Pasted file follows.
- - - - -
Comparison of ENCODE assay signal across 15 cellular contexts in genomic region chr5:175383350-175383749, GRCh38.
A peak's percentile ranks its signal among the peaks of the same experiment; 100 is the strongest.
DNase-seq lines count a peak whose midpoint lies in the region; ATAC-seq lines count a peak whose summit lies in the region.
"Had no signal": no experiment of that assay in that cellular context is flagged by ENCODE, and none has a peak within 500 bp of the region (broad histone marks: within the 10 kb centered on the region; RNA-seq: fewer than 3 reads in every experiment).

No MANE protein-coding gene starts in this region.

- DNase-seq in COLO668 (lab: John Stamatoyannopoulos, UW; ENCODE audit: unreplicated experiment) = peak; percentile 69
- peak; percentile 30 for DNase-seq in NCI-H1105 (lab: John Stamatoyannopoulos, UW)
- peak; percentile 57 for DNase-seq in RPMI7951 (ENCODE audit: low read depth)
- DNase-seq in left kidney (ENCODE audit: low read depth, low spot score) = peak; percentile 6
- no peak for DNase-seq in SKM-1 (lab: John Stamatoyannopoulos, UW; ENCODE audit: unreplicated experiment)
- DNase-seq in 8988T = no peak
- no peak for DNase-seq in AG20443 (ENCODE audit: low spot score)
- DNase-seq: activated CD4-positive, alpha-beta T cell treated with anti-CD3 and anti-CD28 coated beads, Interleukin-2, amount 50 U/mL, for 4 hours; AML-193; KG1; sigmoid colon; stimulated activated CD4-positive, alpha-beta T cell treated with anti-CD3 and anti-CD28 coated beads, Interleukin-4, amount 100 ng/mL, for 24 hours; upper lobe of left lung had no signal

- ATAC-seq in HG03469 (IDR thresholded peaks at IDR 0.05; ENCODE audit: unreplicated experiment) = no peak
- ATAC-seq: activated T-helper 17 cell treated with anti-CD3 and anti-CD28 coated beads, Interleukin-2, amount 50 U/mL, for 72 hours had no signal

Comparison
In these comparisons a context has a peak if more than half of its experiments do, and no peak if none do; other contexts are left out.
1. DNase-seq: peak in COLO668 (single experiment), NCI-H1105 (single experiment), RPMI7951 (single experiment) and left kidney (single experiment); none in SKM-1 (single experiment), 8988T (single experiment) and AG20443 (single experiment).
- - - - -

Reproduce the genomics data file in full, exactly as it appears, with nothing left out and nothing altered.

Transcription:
Comparison of ENCODE assay signal across 15 cellular contexts in genomic region chr5:175383350-175383749, GRCh38.
A peak's percentile ranks its signal among the peaks of the same experiment; 100 is the strongest.
DNase-seq lines count a peak whose midpoint lies in the region; ATAC-seq lines count a peak whose summit lies in the region.
"Had no signal": no experiment of that assay in that cellular context is flagged by ENCODE, and none has a peak within 500 bp of the region (broad histone marks: within the 10 kb centered on the region; RNA-seq: fewer than 3 reads in every experiment).

No MANE protein-coding gene starts in this region.

- DNase-seq in COLO668 (lab: John Stamatoyannopoulos, UW; ENCODE audit: unreplicated experiment) = peak; percentile 69
- peak; percentile 30 for DNase-seq in NCI-H1105 (lab: John Stamatoyannopoulos, UW)
- peak; percentile 57 for DNase-seq in RPMI7951 (ENCODE audit: low read depth)
- DNase-seq in left kidney (ENCODE audit: low read depth, low spot score) = peak; percentile 6
- no peak for DNase-seq in SKM-1 (lab: John Stamatoyannopoulos, UW; ENCODE audit: unreplicated experiment)
- DNase-seq in 8988T = no peak
- no peak for DNase-seq in AG20443 (ENCODE audit: low spot score)
- DNase-seq: activated CD4-positive, alpha-beta T cell treated with anti-CD3 and anti-CD28 coated beads, Interleukin-2, amount 50 U/mL, for 4 hours; AML-193; KG1; sigmoid colon; stimulated activated CD4-positive, alpha-beta T cell treated with anti-CD3 and anti-CD28 coated beads, Interleukin-4, amount 100 ng/mL, for 24 hours; upper lobe of left lung had no signal

- ATAC-seq in HG03469 (IDR thresholded peaks at IDR 0.05; ENCODE audit: unreplicated experiment) = no peak
- ATAC-seq: activated T-helper 17 cell treated with anti-CD3 and anti-CD28 coated beads, Interleukin-2, amount 50 U/mL, for 72 hours had no signal

Comparison
In these comparisons a context has a peak if more than half of its experiments do, and no peak if none do; other contexts are left out.
1. DNase-seq: peak in COLO668 (single experiment), NCI-H1105 (single experiment), RPMI7951 (single experiment) and left kidney (single experiment); none in SKM-1 (single experiment), 8988T (single experiment) and AG20443 (single experiment).